MS. TUCHMAN: Where was Peridot before Madison Avenue in the '60's?
MR. VICENTE: On 12th Street downtown.
MS. TUCHMAN: It was on 12th Street?
MR. VICENTE: Yes. I would say between University Place and Broadway.
MS. TUCHMAN: So would you go to an opening and then go right across the street to the Cedar Bar?
MR. VICENTE: No. The Cedar Bar was not there yet at that time. The Cedar Bar appeared later. It was done this way. I mean we had the Club, the artists Club, on 8th Street. Every Friday was some kind of happening for the general public that we managed ourselves. Then at a certain point after the happening, whatever it was, sometimes a lecture, whatever, we would decide to get something to drink. So somebody, some member, would go downstairs and buy a bottle of whiskey. Then at this time Franz Kline, the one that started it, he was nervous and impatient, so he would rush to the Cedar Bar. At that time, nobody knew it although the bar has been there forever. So Kline would go there to have a beer. Then he has a beer and comes back to the Club. But then later he would not return any more. And then slowly other people started to go there and that was the beginning of the Cedar Bar. It was there but it had nothing to do with anybody we knew.
MS. TUCHMAN: So after an opening, say, at Parsons Gallery or at Peridot or Kootz, you'd all go to an opening and then you'd go out to dinner?
MR. VICENTE: No, no, no. Then there was a period where she was going with a close friend or whatever. And then I don't know, the artist who was having the show would go always somewhere. And something that I remember, we did go to Chinatown after an opening, a group. But it would all depend. But that was the period when there was no audience. And the same thing happened with music during that time, contemporary music. The audience were the painters generally speaking and musicians, that's all.
MS. TUCHMAN: You mean like John Cage and Mort Feldman?
MR. VICENTE: Yes. We used to go to Cage and Feldman concerts and there was nobody but the painters and the musicians and that's all. No one, no audience. And the audience later grew away. As a matter of fact, the last time I went to one of these concerts, I didn't know anybody.
MS. TUCHMAN: And when you used to go you knew everyone?
MR. VICENTE: Everybody.
MS. TUCHMAN: What were the parties like in the late '40's and '50's?
MR. VICENTE: To tell you the truth, I didn't go much to parties so I don't know about it. I don't think there were many parties as such. The thing was to see each other. The Cedar Bar was a place, the Club, originally the Club. And then the thing disappeared. And then at that time also in the '50's, things started to happen. Some people went on to great rewards, and for some reason the whole thing began to be diluted and everybody disappeared, went home. And that was that. So we could visit each other but not the same way because everybody was busy. And the groups in the galleries disappeared too. So it's a complete turnover of the situation.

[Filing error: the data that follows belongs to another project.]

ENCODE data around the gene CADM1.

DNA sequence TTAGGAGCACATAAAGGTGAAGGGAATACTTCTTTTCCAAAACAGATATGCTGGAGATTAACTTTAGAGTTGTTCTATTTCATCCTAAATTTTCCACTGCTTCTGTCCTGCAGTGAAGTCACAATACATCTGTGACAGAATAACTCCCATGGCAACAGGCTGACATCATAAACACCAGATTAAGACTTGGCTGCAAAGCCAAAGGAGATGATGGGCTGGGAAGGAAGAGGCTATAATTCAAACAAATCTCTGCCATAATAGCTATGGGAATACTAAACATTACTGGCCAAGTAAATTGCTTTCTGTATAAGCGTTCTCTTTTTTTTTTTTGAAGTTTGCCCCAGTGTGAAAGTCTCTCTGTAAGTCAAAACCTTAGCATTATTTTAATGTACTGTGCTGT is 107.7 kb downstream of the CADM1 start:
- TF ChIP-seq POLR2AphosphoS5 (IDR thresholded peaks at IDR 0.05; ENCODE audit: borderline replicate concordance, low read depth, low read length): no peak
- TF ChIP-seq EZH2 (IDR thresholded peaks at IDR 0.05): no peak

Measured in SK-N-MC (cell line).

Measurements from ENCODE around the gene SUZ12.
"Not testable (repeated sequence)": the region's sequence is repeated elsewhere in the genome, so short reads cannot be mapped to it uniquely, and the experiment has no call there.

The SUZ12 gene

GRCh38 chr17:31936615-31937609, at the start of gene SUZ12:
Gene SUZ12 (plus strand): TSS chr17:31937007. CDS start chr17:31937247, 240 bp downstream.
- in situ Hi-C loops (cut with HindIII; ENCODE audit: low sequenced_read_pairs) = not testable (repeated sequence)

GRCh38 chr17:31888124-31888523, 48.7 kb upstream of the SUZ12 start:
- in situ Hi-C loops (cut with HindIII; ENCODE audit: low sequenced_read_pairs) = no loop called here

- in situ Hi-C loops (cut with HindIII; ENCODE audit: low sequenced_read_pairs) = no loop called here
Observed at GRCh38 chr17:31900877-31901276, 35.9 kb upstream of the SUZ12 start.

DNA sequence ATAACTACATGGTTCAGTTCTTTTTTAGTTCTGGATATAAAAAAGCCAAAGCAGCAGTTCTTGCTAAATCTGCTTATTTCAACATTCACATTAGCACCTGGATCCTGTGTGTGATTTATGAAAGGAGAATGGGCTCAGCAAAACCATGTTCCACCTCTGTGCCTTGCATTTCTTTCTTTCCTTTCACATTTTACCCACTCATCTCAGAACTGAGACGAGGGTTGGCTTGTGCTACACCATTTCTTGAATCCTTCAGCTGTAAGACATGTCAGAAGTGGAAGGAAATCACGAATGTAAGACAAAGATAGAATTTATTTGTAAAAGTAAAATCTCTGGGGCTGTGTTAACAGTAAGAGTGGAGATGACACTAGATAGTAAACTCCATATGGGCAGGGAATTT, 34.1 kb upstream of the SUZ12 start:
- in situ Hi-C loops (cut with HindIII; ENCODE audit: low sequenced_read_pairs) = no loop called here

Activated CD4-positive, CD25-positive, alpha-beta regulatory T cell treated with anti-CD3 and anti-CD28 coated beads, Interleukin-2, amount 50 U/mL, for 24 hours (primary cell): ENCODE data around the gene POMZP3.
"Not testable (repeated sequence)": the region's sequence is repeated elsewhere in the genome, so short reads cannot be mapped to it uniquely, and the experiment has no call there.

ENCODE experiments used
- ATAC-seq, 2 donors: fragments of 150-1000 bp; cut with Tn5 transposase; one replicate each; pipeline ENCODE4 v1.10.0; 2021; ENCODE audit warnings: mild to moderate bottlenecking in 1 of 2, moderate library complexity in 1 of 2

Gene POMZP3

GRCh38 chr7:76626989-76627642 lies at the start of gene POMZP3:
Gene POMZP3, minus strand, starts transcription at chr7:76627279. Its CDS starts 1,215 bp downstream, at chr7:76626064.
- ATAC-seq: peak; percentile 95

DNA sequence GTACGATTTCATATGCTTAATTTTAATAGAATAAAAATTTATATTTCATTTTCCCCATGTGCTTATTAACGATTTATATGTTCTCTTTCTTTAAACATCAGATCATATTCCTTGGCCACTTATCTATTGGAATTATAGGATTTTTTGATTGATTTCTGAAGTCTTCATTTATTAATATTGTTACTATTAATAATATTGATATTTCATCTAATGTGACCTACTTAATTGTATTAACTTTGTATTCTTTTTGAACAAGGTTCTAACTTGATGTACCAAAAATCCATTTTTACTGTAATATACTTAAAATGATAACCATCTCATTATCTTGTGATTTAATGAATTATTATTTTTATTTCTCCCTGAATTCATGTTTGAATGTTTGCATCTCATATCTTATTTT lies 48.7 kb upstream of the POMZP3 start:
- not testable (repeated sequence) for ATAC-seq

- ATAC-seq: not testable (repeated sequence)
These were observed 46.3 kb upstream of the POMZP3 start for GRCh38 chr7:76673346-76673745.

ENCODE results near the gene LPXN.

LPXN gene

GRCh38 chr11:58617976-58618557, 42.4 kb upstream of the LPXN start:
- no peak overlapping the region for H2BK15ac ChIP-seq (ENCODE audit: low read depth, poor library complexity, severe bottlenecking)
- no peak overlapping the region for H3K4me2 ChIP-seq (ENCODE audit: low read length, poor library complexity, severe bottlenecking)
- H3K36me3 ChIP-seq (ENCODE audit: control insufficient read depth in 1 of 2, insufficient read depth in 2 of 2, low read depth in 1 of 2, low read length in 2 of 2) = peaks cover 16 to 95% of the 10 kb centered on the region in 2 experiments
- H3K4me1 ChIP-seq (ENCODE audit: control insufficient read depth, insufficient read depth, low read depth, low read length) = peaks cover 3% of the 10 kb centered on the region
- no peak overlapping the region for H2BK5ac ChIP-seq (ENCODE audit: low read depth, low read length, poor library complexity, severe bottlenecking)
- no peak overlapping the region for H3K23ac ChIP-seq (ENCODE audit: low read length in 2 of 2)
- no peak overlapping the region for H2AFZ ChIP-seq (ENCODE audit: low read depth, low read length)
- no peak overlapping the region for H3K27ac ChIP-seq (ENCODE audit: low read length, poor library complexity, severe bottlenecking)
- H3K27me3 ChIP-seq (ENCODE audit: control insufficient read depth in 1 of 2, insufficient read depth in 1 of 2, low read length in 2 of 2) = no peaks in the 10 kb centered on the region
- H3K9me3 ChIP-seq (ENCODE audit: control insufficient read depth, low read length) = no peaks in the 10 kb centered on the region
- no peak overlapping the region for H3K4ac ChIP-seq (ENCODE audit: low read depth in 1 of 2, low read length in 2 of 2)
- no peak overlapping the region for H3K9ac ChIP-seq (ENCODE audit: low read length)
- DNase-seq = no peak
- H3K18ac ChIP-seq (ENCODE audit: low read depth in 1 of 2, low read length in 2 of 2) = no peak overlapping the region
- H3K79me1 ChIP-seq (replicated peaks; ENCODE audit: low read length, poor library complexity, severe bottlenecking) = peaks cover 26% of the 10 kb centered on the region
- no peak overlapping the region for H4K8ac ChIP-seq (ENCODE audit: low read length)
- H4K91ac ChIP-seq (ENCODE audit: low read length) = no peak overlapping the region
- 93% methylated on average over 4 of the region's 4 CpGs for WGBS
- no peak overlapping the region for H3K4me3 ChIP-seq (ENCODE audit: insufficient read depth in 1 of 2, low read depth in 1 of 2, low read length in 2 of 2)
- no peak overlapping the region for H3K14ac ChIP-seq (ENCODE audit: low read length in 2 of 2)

MS. TUCHMAN: Were there any special shows that stand out in your mind or events at the Club?
MR. VICENTE: Well, there was a show that was done and it was a show that never has been written about. And it was a very important show in the city, and that was-you might have heard about it-the 9th Street show.
MS. TUCHMAN: Yes, I heard about that.
MR. VICENTE: You know how it was made?
MS. TUCHMAN: Can you tell me?
MR. VICENTE: Yes. There was a building on 9th Street and it was empty. It was going to be torn down. And in that building was a big space that had been a business, some kind of business, and it was empty. So then the idea was to rent a place for a month, and then the artists themselves got together, I mean a group of people would get together in Ferrin's studio.
MS. TUCHMAN: John Ferrin.
MR. VICENTE: John Ferrin. It was there in the same block next to that building that was going to be torn down. And we had a meeting there and it was de Kooning, Kline, Marca-Relli, and I think maybe also Milton Resnick, and myself. And then we make a committee. The committee, the purpose of the committee was to invite the other artists, and nobody else was involved, only artists. The show was run by the artists, nobody else. So we invited everybody, and the show was very important. Everybody was there, including Clement Greenberg. We got a painting of his. Yes, so that was the show. Nobody else did anything about it. It was only artists. It was this committee, and then it was artists only, and we invited who we thought was important to be invited. From that moment on and later (it lasted one month) it was very well attended. And then after that the Stable Gallery took over and this show became an annual. After twice or three times, it disappeared also. And that is the show that I remember always because it was very significant and important.